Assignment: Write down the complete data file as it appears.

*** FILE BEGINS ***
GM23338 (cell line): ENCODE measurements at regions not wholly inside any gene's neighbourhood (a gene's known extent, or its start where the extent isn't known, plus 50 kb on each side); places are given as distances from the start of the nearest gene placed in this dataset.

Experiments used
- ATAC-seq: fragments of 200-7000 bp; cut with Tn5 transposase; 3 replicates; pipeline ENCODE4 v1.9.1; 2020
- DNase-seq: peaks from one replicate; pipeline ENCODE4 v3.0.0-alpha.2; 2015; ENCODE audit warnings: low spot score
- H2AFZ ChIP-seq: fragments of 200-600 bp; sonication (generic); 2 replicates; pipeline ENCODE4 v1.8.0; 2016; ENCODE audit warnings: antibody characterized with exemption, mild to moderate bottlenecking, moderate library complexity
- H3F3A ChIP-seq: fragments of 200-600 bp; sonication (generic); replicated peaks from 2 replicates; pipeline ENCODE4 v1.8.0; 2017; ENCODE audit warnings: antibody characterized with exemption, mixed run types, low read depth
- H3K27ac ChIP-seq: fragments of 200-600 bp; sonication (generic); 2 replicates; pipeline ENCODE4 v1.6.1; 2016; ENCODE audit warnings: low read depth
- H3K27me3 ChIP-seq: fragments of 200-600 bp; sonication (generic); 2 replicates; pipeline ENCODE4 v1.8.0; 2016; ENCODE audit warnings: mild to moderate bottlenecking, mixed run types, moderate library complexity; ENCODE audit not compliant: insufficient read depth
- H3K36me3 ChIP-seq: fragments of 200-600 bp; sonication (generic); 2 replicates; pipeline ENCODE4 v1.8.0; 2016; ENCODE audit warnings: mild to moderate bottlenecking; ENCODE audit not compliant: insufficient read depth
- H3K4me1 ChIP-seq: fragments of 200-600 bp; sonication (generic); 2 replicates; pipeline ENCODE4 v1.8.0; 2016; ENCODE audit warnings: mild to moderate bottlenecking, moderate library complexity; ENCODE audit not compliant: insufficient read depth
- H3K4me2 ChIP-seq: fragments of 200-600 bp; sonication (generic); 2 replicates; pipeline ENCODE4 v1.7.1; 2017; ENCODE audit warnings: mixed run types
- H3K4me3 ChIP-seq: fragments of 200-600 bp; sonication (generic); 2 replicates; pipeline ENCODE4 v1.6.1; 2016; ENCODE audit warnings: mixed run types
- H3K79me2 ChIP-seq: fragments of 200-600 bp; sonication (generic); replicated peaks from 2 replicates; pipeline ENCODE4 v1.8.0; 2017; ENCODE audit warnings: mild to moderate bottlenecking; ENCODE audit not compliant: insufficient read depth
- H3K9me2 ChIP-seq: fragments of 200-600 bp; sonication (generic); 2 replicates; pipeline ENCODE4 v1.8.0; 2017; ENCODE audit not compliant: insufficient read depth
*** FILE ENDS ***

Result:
GM23338 (cell line): ENCODE measurements at regions not wholly inside any gene's neighbourhood (a gene's known extent, or its start where the extent isn't known, plus 50 kb on each side); places are given as distances from the start of the nearest gene placed in this dataset.

Experiments used
- ATAC-seq: fragments of 200-7000 bp; cut with Tn5 transposase; 3 replicates; pipeline ENCODE4 v1.9.1; 2020
- DNase-seq: peaks from one replicate; pipeline ENCODE4 v3.0.0-alpha.2; 2015; ENCODE audit warnings: low spot score
- H2AFZ ChIP-seq: fragments of 200-600 bp; sonication (generic); 2 replicates; pipeline ENCODE4 v1.8.0; 2016; ENCODE audit warnings: antibody characterized with exemption, mild to moderate bottlenecking, moderate library complexity
- H3F3A ChIP-seq: fragments of 200-600 bp; sonication (generic); replicated peaks from 2 replicates; pipeline ENCODE4 v1.8.0; 2017; ENCODE audit warnings: antibody characterized with exemption, mixed run types, low read depth
- H3K27ac ChIP-seq: fragments of 200-600 bp; sonication (generic); 2 replicates; pipeline ENCODE4 v1.6.1; 2016; ENCODE audit warnings: low read depth
- H3K27me3 ChIP-seq: fragments of 200-600 bp; sonication (generic); 2 replicates; pipeline ENCODE4 v1.8.0; 2016; ENCODE audit warnings: mild to moderate bottlenecking, mixed run types, moderate library complexity; ENCODE audit not compliant: insufficient read depth
- H3K36me3 ChIP-seq: fragments of 200-600 bp; sonication (generic); 2 replicates; pipeline ENCODE4 v1.8.0; 2016; ENCODE audit warnings: mild to moderate bottlenecking; ENCODE audit not compliant: insufficient read depth
- H3K4me1 ChIP-seq: fragments of 200-600 bp; sonication (generic); 2 replicates; pipeline ENCODE4 v1.8.0; 2016; ENCODE audit warnings: mild to moderate bottlenecking, moderate library complexity; ENCODE audit not compliant: insufficient read depth
- H3K4me2 ChIP-seq: fragments of 200-600 bp; sonication (generic); 2 replicates; pipeline ENCODE4 v1.7.1; 2017; ENCODE audit warnings: mixed run types
- H3K4me3 ChIP-seq: fragments of 200-600 bp; sonication (generic); 2 replicates; pipeline ENCODE4 v1.6.1; 2016; ENCODE audit warnings: mixed run types
- H3K79me2 ChIP-seq: fragments of 200-600 bp; sonication (generic); replicated peaks from 2 replicates; pipeline ENCODE4 v1.8.0; 2017; ENCODE audit warnings: mild to moderate bottlenecking; ENCODE audit not compliant: insufficient read depth
- H3K9me2 ChIP-seq: fragments of 200-600 bp; sonication (generic); 2 replicates; pipeline ENCODE4 v1.8.0; 2017; ENCODE audit not compliant: insufficient read depth